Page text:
The landlord's guide to protecting against fire hazards
Do you ever worry that your let property might burn down to the ground? Probably not too often, but fire safety should cross your mind when applying for buildings insurance, installing fire alarms or even when stumbling across a property fire related story in the news.
This article looks at the simple steps private landlords can take to put the right safety measures in place to protect from fire and ensure their let property insurance remains valid.
Fires in landlord’s properties
Fire crews in the UK attended over 39,000 dwelling fires in 2013-14, with fatalities, casualties or significant damage to the home. This does not include incidents where fires and burns occurred but the fire service was not called out. Fires and burns are just as likely in let properties as in privately owned homes, for example those caused by careless behaviour when cooking, smoking, ironing and faulty electrical equipment.
Landlord’s legal requirements
- Ensure fire exits are clear and accessible
- Ensure furniture and furnishings are fire safe certified
- Provide fire alarms and extinguishers (in HMOs)
Let property insurance requirements
Although it is not a legal requirement to carry out fire risk assessments and Fire Safety Orders for some private residential let properties, many insurers will require a minimum basic level of responsibility and safety precautions to be in place. For example an insurer may insist on regular fire assessments and for fire alarms and extinguishers to be present for the insurance to be valid. Claims may not be considered if these conditions were not met.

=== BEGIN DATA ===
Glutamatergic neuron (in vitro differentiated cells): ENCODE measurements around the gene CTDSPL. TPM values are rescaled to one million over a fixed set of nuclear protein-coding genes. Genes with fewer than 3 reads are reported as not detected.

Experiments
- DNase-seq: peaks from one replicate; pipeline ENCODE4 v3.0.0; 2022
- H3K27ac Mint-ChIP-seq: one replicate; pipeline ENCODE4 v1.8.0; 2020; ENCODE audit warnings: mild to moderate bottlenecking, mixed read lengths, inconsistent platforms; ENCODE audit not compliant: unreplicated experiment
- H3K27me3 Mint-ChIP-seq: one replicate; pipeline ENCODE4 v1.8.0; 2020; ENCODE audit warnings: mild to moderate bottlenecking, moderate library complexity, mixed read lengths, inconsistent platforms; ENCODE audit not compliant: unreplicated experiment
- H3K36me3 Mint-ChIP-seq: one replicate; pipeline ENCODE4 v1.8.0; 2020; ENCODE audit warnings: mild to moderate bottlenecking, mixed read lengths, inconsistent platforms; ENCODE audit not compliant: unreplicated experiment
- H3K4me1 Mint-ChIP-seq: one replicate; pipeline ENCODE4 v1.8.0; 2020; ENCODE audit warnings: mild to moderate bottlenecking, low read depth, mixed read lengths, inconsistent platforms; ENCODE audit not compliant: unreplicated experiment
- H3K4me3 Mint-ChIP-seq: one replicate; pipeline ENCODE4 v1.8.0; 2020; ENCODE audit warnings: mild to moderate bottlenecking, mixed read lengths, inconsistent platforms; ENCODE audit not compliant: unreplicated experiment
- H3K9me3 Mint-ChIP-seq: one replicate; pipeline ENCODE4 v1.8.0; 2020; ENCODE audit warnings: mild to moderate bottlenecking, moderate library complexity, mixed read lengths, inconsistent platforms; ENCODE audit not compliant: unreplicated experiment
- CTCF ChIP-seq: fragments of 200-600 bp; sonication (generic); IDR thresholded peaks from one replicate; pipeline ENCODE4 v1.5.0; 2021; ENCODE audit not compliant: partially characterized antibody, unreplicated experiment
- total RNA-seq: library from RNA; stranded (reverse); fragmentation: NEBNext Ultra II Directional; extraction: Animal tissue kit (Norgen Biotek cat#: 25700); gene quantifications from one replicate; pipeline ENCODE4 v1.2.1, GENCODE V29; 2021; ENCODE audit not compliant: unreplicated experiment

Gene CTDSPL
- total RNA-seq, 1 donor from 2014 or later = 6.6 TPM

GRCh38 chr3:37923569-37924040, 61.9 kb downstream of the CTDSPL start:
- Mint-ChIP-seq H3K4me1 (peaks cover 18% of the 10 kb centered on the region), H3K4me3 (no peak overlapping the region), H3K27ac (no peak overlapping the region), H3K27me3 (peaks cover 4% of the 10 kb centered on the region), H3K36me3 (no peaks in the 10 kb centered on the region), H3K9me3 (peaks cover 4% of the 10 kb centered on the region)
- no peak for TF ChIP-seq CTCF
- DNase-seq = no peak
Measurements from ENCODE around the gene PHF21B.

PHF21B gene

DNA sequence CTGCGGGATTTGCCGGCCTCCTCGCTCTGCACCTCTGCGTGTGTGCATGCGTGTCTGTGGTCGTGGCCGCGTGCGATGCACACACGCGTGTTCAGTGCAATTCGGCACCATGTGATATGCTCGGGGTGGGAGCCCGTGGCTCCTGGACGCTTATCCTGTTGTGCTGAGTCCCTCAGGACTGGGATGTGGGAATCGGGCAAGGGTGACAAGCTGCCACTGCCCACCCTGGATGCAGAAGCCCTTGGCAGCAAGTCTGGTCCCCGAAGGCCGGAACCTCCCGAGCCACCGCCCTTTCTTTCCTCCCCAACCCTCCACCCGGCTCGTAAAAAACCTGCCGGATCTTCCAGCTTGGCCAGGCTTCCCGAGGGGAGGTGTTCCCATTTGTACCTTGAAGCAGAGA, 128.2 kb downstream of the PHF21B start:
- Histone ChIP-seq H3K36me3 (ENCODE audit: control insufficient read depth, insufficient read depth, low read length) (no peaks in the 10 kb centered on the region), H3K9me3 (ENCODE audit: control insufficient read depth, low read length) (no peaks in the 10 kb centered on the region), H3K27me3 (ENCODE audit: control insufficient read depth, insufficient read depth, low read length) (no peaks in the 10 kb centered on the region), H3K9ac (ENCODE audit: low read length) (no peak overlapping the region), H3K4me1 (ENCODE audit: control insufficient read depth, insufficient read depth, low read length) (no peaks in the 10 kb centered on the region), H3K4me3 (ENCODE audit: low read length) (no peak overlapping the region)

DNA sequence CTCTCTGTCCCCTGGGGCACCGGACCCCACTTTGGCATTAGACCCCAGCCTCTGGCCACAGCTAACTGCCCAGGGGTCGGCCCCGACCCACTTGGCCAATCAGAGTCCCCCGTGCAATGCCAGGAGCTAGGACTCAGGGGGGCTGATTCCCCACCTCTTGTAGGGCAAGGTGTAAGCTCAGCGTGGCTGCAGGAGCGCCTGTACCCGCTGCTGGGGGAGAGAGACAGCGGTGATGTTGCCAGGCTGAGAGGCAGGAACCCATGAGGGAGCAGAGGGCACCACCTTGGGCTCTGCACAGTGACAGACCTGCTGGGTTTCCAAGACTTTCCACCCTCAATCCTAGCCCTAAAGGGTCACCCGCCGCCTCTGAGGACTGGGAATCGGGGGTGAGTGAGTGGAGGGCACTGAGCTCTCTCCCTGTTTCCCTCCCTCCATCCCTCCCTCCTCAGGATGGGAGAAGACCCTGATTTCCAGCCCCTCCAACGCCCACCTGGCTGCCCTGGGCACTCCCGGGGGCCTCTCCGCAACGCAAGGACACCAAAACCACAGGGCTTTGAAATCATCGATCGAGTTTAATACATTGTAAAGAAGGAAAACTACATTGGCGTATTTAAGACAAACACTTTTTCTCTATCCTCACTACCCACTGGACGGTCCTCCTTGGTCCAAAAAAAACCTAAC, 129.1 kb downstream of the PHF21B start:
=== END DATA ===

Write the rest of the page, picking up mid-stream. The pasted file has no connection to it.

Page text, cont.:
Different property types, different rules
Depending on the property type and the type of rented accommodation contract, different legislation applies. The Residential Landlord’s Association provide a fires safety table, which summarises the regulations that apply to certain private let properties and occupation.
Electrical appliances and inspections
If your let property comes with electrical appliances, it is the landlord’s responsibility to check they are safe for use. Houses of multiple occupation (HMO), such as student let properties and bedsits, must have an electrical safety check every five years.
Fire resistant furniture
The Fire and Safety Regulations 1988 state that all furnishings within let properties must comply with the latest fire resistant requirements. This includes all curtains, beds, chairs, carpets, cushions, etc. Compliant fire resistant furniture will have a rectangular label permanently attached.
Fire alarms and fire escapes
It is the responsibility of the landlord to install and check that fire alarms on all living area floors are in good working order. It is important that fire escapes and the surrounding area are clear and easily accessible.
Landlords are required to provide fire extinguishers by law for HMOs. However, it is prudent to supply fire extinguishers and fire blankets for your tenants. This will offer additional safety for occupants and the property.
As with all property investments, landlords are best positioned when taking a preventative approach, with regular maintenance key to avoiding the disastrous consequences of fires. However, we cannot predict accidents, therefore safety tools such as fire blankets and extinguishers will help ensure small incidents are contained.
Specialist landlord’s property insurance is vital to ensure you are covered for damage. Insurance cover will vary, depending on the policy you choose. Discussing this with your insurance broker will ensure that you have the right cover in place and any steps you need to be aware of to ensure your policy is valid.